Why This Giant Hedge Fund’s Planting Seeds In The Deserted Crypto Scene

Why This Giant Hedge Fund’s Planting Seeds In The Deserted Crypto Scene
Jonathan Hobbs

over 1 year ago5 mins

  • Man Group – the world’s biggest publicly-traded hedge fund company – is launching a crypto fund, despite the recent market turmoil.

  • The firm believes that crypto has enough liquidity and volatility to make it attractive for certain trading strategies.

  • And while Man Group’s kept its crypto strategy close to its chest, the firm’s own research shows that trend-following strategies tend to do well with bitcoin and ethereum.

Man Group – the world’s biggest publicly-traded hedge fund company – is launching a crypto fund, despite the recent market turmoil.

The firm believes that crypto has enough liquidity and volatility to make it attractive for certain trading strategies.

And while Man Group’s kept its crypto strategy close to its chest, the firm’s own research shows that trend-following strategies tend to do well with bitcoin and ethereum.

Mentioned in story

Investors might be fleeing the disaster-struck crypto world as fast as they can, but one calculating hedge fund is wading straight in. London-based Man Group (ticker: EMG) – the world’s biggest publicly-traded hedge fund firm with $140 billion of assets under management – is about to launch a new fund entirely dedicated to crypto. And since Man Group’s keeping its cards close to its chest, I’ve taken a closer look at the “investors’ guide to crypto” report it published in November. Here’s how – and why – the hedge fund giant might be trading crypto after the crisis, and how you could use the information to give your own strategy an edge.

Why is Man Group getting into crypto?

1. Institutions are interested.

Big money’s tossed crypto to the side for years, but mainstream institutions are starting to pay attention now that the no-longer-niche digital asset sector has branched out into a diverse set of assets. Man Group believes we’re witnessing the institutionalization of the crypto market, and while regulation would bring some unknown risks along, the firm thinks that’s unlikely to squash the sector altogether.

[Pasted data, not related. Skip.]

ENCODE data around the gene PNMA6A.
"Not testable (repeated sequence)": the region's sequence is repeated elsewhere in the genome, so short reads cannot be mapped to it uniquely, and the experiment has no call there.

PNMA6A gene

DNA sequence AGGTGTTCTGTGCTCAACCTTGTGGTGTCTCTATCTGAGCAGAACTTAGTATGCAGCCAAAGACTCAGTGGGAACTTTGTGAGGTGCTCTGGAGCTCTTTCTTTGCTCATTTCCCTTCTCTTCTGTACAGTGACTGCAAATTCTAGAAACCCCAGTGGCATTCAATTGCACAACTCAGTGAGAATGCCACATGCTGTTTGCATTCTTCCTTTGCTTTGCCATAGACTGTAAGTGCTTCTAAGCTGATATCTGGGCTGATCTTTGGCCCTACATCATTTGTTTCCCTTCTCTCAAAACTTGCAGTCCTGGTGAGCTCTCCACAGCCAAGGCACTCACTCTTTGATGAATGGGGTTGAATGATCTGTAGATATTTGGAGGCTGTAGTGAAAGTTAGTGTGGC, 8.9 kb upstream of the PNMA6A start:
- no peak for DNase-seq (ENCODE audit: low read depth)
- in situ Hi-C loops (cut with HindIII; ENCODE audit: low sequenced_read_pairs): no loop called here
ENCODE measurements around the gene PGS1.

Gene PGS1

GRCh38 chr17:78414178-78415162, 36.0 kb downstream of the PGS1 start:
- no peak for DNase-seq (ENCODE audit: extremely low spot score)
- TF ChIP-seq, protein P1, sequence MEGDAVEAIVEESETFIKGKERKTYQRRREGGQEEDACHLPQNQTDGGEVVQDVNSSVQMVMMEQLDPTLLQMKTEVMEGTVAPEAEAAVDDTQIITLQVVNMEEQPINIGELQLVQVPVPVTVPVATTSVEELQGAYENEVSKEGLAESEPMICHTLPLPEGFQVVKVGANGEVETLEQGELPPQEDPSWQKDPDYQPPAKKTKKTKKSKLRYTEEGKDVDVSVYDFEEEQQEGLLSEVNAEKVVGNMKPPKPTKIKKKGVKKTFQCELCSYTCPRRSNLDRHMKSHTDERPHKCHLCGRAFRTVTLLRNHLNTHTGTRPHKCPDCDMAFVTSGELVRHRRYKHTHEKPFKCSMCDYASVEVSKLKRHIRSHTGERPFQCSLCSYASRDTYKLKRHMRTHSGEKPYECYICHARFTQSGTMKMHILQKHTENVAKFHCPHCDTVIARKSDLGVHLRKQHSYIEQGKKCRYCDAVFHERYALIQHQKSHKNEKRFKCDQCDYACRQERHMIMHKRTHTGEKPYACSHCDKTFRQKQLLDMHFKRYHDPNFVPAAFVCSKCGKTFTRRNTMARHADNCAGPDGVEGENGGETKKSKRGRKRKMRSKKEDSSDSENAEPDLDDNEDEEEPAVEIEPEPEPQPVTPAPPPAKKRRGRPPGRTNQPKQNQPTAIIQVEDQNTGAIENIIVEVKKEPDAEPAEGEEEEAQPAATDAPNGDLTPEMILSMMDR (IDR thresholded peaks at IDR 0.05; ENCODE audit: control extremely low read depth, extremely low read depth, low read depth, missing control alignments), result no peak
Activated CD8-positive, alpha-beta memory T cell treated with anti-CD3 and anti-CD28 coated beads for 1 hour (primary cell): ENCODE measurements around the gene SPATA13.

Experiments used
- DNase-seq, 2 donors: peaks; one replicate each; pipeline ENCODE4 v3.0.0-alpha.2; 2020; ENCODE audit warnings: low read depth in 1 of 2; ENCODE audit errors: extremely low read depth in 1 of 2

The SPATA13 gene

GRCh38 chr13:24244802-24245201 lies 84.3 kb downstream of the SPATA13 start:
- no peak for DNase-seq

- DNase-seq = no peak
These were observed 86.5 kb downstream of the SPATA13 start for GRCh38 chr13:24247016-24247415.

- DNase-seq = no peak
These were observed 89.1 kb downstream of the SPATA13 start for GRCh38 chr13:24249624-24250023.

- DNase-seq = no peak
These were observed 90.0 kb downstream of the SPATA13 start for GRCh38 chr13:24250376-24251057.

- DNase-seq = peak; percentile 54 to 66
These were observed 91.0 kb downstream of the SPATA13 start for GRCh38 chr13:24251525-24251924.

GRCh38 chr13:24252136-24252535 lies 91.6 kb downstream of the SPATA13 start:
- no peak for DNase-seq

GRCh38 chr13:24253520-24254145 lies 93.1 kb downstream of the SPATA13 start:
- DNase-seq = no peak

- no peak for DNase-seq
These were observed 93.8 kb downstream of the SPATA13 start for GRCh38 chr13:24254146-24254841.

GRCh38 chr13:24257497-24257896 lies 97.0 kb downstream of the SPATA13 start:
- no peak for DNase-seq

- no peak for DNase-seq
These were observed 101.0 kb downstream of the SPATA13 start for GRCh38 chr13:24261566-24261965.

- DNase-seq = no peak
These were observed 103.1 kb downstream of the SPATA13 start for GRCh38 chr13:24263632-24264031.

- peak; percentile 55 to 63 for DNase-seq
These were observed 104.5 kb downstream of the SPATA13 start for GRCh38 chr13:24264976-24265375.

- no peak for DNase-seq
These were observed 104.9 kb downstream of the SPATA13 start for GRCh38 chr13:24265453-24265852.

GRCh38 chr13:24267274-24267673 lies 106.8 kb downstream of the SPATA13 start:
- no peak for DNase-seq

2. Crypto’s volatility is a good thing for hedge fund strategies.

Crypto is volatile, that’s for sure: in fact, Man Group studied bitcoin’s daily price moves from 2017 to mid-2022, and found it’s around four times as volatile as the S&P 500. That means a portfolio with a quarter in the OG cryptocurrency and the rest in cash would see roughly the same daily swings as the SPDR S&P 500 ETF Trust (Ticker: SPY, expense ratio: 0.09%).

That’s no bad thing for big traders: crypto’s volatility and liquidity means they can make money by using different trading strategies – not just holding for longer. Thing is, Man Group thinks a heavier institutional presence could tame crypto’s volatility in the coming years, making it act more like commodities or traditional currencies. That’ll depend on the token, of course, but my interpretation is this: the good times won’t always be this good for hedge funds that like trading volatile moves, so many are looking to jump in sooner rather than later.

3. Crypto can be good for diversification – just not when you need it most.

Bitcoin tends to do its own thing in “normal” market conditions (blue bars), meaning it isn’t usually that correlated with other riskier investments like commodities and stocks. But just as we saw this year, that tends to fall out the window when stock markets start dropping (orange and gray bars). So while adding a bit of bitcoin to your portfolio might give it some extra oomph at times, don’t expect it to protect you when the sky is falling – at least, if history is anything to go by.